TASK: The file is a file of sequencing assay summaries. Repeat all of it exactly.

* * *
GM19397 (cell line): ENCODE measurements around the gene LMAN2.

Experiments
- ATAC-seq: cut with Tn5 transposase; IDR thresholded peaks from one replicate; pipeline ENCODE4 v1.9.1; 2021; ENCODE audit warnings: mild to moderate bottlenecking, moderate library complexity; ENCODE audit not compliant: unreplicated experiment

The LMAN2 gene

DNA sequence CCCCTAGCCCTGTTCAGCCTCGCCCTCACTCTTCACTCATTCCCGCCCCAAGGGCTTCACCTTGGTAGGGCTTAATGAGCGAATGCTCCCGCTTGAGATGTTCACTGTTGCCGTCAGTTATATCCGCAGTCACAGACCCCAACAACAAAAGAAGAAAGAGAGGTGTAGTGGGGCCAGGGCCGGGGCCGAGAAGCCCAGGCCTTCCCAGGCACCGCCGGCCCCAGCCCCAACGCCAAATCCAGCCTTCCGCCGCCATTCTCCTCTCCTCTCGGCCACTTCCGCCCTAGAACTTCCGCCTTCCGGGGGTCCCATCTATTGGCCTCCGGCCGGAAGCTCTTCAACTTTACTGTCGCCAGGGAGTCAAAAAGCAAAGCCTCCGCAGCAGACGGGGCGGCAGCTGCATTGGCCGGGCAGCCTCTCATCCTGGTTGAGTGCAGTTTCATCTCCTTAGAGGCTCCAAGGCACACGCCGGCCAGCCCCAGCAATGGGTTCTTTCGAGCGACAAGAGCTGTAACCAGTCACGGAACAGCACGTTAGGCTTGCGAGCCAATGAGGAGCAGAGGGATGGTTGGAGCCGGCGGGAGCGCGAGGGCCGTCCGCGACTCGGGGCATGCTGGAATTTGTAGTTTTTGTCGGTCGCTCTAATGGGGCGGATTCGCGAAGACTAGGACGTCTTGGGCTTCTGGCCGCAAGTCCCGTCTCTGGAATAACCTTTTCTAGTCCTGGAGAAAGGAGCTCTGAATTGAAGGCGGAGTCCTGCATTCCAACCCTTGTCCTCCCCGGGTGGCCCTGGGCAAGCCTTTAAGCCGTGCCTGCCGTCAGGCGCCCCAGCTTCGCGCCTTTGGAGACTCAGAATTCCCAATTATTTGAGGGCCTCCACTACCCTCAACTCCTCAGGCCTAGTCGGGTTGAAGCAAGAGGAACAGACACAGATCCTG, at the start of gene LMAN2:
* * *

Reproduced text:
GM19397 (cell line): ENCODE measurements around the gene LMAN2.

Experiments
- ATAC-seq: cut with Tn5 transposase; IDR thresholded peaks from one replicate; pipeline ENCODE4 v1.9.1; 2021; ENCODE audit warnings: mild to moderate bottlenecking, moderate library complexity; ENCODE audit not compliant: unreplicated experiment

The LMAN2 gene

DNA sequence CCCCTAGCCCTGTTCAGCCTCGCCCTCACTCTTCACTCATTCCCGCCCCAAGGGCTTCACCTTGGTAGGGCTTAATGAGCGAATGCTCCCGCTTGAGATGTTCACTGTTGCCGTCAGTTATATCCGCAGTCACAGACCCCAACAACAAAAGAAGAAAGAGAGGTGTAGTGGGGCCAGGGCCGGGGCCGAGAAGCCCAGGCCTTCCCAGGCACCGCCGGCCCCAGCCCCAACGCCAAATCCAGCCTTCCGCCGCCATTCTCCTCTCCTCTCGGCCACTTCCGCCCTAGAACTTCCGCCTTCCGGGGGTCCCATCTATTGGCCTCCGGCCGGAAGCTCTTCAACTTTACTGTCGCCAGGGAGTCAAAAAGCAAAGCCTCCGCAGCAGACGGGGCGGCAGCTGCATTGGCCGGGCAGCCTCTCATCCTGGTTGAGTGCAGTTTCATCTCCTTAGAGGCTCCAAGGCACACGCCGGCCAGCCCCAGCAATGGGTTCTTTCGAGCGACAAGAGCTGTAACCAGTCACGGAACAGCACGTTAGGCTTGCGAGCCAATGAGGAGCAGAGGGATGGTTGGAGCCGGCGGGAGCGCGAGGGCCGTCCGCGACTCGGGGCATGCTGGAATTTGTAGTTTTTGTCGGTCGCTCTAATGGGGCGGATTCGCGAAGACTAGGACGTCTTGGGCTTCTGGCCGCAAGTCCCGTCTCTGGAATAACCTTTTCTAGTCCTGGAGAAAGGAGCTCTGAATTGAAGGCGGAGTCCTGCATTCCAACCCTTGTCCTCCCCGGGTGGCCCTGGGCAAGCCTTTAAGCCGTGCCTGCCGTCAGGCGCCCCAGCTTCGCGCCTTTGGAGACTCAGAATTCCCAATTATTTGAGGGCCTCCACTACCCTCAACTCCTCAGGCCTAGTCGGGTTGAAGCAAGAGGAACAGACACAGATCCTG, at the start of gene LMAN2: